A bus rolls past the tram stop on the adjacent road. A man sits on the bus, his head down reading a book. The man has a shaved head. Recently shaved it would appear. The hairstyle of a man sick to the back teeth of dealing with a full flowing unkempt mane of hair. He doesn’t look up at the tram stop. The tram stop is now a no-go for him. Forbidden land almost. Hence the bus travel. Hence the Lothian Bus pass nestling in his work trousers pocket. He casts a fleeting glance towards the shop window opposite the tram stop. He smiles sadly as the bus speeds past, turning his gaze back down towards his book.

The woman looks up as the bus flies past, her gaze caught by the shop window display opposite her. She sees the yellow dress worn by the mannequin and glances down at her own, smiling slightly.
‘At least she’s enjoying herself anyway…’ she hears a man’s voice next to her.
She looks up, pulling an earphone out from beneath her hair, and see’s a man with glasses, roughly her age, smiling back at her nervously. A perfectly gelled hairstyle and a well-tended array of stubble suggests a lengthy morning ritual. She smiles wearily back at him.
‘Yeah…’ she replies, ‘she seems to be.’
The woman slips the earphone back beneath her hair and turns back down towards her phone. The man, disappointed, receives the message and turns away.

The familiar sound of a bell peels as a tram edges onto the platform in front of them.

Unexpected Item In The Bagging Area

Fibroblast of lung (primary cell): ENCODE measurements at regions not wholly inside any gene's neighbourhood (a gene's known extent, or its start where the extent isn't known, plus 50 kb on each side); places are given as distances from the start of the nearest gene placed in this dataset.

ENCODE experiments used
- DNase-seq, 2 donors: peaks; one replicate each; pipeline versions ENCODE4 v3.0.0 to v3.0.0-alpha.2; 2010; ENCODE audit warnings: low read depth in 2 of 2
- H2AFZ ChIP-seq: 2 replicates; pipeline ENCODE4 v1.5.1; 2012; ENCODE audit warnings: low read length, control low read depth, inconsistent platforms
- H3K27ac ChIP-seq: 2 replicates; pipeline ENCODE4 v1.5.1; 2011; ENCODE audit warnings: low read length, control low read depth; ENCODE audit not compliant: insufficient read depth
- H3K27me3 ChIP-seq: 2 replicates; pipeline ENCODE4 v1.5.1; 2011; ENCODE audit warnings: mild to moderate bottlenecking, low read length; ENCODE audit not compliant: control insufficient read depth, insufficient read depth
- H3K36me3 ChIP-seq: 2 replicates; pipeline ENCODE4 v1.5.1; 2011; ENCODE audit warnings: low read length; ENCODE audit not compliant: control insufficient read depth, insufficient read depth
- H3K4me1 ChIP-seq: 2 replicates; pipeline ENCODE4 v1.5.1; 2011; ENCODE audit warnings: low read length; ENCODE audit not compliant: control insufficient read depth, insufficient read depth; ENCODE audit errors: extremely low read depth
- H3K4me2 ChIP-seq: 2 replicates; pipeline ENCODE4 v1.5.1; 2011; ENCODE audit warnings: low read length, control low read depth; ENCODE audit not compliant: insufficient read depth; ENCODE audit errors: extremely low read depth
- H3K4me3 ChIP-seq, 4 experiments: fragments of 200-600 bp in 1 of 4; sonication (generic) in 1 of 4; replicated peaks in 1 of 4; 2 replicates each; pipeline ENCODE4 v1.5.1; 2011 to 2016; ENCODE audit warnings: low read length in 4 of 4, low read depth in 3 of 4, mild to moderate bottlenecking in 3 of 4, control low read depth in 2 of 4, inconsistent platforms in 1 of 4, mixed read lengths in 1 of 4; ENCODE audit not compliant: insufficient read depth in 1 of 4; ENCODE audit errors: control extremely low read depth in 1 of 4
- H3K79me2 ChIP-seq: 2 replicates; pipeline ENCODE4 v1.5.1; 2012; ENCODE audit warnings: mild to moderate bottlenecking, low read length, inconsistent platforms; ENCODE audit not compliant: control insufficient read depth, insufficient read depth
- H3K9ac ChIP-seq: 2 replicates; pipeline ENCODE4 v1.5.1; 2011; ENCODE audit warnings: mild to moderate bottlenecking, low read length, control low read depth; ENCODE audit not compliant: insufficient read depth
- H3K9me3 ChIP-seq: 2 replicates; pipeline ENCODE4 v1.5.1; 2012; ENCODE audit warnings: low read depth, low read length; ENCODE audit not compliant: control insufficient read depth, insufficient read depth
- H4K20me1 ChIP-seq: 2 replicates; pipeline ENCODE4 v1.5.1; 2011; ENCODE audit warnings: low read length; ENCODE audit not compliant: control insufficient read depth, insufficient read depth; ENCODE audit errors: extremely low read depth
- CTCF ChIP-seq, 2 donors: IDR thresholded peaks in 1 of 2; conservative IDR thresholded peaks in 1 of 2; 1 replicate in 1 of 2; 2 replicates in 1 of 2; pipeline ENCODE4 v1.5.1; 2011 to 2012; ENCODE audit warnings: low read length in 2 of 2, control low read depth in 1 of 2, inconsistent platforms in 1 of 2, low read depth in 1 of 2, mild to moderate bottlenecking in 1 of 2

A wry smile flickers across Alan’s face. His arms folded, pressed against his store-issued fleece.

‘Martin…pssst Martin’ he hisses.

Martin, crouching by the vegetable aisle, looks up to see Alan gesturing wildly at him to come over.

‘What is it?’

‘Shhh…’ smiles Alan, ‘listen, that old lady over there…she’s chatting with the self-service machine.’

‘She bloody is too…’ smirks Martin.

I know they’re talking about me. Those boys over there. That’s ok though. They can’t see you, can’t hear you like I can.

I’ll keep coming though.

Keep talking.

Every day.

Until we’re back together again.

A Ghost Story For Christmas


The following is a complete transcript of the interview held with the late horror film Director and Writer Martin Close back in July of this year. Conducted during a short break in filming, the interview relates to the now-shelved and infamous production and remake of MR James’ ‘Lost Hearts’ for the then-intended revamp of the BBC’s ‘A Ghost Story For Christmas’ series.

We, at the Telly Times, have deliberated long and hard about whether to print this particular interview or not, fully appreciating the depth of feeling surrounding the affair. We are absolutely aware that, as was demonstrated throughout months of subsequent media coverage, this story did, and continues to, horrify and baffle people in equal measure. There are also those who vehemently decry the affair as a hoax or, worse, a publicity stunt intended to lend the production a mythical quality, or aura, thus enhancing its reputation. On this we take no position. All we can do is simply reproduce the interview transcript in its entirety.

And after receiving permission from Mr Close’s family this is exactly what we have done…


Telly Times: So, Martin, snow in July? Explain what this is all about, won’t you?

Martin Close: Yes. In short we’re creating a film for the BBCs ‘A Ghost Story For Christmas’ series. A remake of Lost Hearts – a story originally shown back in 1973. It’s an adaptation of an MR James short story. I believe they’re looking to show it on Christmas Eve this year. If not on the day itself. Which gives us, what, five months to get this thing in the can. Hence, snow in July.

TT: Many of our younger readers likely won’t remember, or know about, the ‘A Ghost Story For Christmas’ series. Can you explain what that was?